Social Class Beyond Property The Link Between Exploitation and Mental Health

Although property relations might be important predictors of mental disorders (Eaton & Muntaner, 1999; Wohlfarth, 1997), they do not capture the underlying mechanism in the Marxian class tradition, namely exploitation (Wright, 1996). According to that tradition, a measure of social class should not only capture property relations but also the domination of the "exploited" by the "exploiter" and the extraction and appropriation of labour effort (Resnick & Wolff, 1982; Wright, 1996). In fact, most Neo-Marxian measures of social class are exchangeable with Neo-Weberian measures of employment relations because they capture only property relations. That is, both sets of indicators tap into employment relations or labour market exchanges such as "employer" "employee", but do not capture the amount of labour effort extracted from the "employee" by the "employer", which forms the basis of "exploitation" as a social mechanism in the classic Marxian tradition (Muntaner et al., 1998;

Wright, 2005). To follow that tradition more closely, indicators of class exploitation should take into account that: 1) the material welfare of a class causally depends on the material deprivation of another; 2) this causal relation in 1) involves the asymmetrical exclusion of the exploited class from access to certain productive resources (e.g., property rights); and 3) the causal mechanism that translates the exclusion in 2) into differential welfare involves the appropriation of the fruits of labour of the exploited class by those who control the access to productive resources (i.e., the exploiter class) (Wright, 1996). Thus, we can observe that most Neo-Marxian measures of social class measure 1) and 2) in the form of property relations, but do not capture the appropriation of labour effort. In a recent study (Muntaner, Li, Xue, O'Campo, Chung, & Eaton, 2004b; Muntaner, Li, Xue, Thompson, O'Campo, Chung, & Eaton, 2006) we found an association between class exploitation and depression using organizational level indicators that capture both property relations and the extraction of labour effort (for-profit ownership, managerial domination, lack of wage increases). These indicators were strong predictors of depressive symptoms in these studies. They are different from employment relations indicators in that they capture social class exploitation at the organizational level (i.e., the combination of for-profit ownership, managerial pressure, and lack of wage increases taps into high levels of extraction of labour effort and low compensation, or higher exploitation, as compared to the residual category).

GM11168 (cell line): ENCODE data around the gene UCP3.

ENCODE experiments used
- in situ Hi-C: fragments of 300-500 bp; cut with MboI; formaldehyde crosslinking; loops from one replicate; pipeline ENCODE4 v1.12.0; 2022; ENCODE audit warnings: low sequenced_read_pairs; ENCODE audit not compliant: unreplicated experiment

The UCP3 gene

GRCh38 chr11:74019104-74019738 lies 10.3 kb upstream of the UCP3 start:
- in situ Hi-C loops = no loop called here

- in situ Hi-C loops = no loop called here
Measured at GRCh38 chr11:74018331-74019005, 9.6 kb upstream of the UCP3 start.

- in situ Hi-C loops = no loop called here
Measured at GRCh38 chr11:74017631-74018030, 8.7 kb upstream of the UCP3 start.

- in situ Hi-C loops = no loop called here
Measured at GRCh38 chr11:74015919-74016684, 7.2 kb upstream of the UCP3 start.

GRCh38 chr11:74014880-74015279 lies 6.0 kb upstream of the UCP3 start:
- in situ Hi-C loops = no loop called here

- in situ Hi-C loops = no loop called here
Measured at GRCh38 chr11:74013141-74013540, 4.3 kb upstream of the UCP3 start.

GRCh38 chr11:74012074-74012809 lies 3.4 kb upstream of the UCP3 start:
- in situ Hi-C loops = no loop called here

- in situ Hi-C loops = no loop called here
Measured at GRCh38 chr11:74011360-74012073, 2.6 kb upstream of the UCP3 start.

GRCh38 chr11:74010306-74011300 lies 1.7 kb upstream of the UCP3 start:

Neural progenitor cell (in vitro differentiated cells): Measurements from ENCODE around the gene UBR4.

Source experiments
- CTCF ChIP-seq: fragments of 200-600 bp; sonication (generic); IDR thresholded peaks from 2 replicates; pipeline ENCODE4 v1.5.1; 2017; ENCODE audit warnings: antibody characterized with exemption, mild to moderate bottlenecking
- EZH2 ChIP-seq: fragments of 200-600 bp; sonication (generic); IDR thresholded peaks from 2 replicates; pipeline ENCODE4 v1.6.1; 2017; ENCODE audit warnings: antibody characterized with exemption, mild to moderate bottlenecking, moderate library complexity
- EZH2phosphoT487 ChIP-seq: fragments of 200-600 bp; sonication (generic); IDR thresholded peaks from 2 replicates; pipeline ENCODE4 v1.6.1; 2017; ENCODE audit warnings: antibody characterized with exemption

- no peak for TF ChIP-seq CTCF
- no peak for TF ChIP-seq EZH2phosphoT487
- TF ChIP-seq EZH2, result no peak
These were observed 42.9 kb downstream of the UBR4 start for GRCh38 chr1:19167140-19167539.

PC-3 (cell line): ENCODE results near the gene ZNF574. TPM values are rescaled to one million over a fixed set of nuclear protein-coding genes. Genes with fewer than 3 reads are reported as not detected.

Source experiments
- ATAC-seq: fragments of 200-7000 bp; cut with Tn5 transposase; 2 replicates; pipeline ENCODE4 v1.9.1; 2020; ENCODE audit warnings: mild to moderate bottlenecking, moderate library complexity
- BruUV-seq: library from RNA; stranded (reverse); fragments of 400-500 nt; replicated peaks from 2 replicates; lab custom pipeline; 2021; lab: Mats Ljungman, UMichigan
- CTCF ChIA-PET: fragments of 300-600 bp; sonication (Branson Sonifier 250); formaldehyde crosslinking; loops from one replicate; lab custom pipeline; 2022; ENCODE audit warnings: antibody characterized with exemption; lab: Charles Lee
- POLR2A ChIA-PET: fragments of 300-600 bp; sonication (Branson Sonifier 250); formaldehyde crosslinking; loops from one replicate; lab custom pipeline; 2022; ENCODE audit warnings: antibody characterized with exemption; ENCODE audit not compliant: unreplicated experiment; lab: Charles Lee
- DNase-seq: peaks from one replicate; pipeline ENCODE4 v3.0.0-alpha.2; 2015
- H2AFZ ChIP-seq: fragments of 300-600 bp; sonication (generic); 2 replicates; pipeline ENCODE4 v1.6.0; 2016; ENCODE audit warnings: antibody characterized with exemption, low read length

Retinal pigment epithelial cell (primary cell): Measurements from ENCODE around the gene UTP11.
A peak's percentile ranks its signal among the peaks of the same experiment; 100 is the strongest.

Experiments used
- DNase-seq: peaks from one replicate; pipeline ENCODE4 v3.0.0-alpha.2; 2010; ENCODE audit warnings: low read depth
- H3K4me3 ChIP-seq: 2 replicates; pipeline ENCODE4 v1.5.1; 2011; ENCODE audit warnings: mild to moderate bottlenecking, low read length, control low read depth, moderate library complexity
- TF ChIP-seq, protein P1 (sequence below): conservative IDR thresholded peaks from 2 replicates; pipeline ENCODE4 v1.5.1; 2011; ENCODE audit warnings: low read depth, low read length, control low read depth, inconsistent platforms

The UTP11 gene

In sum, our argument is that there are a number of class constructs that can illuminate the relation between economic inequality and mental health. There a numerous, literally hundreds of measures of mental health in the literature (see Buro's Mental Measurement volumes). In contrast, the sociological part of the equation remains vastly underdeveloped, with researchers using only a handful of measures (income, education, occupation).

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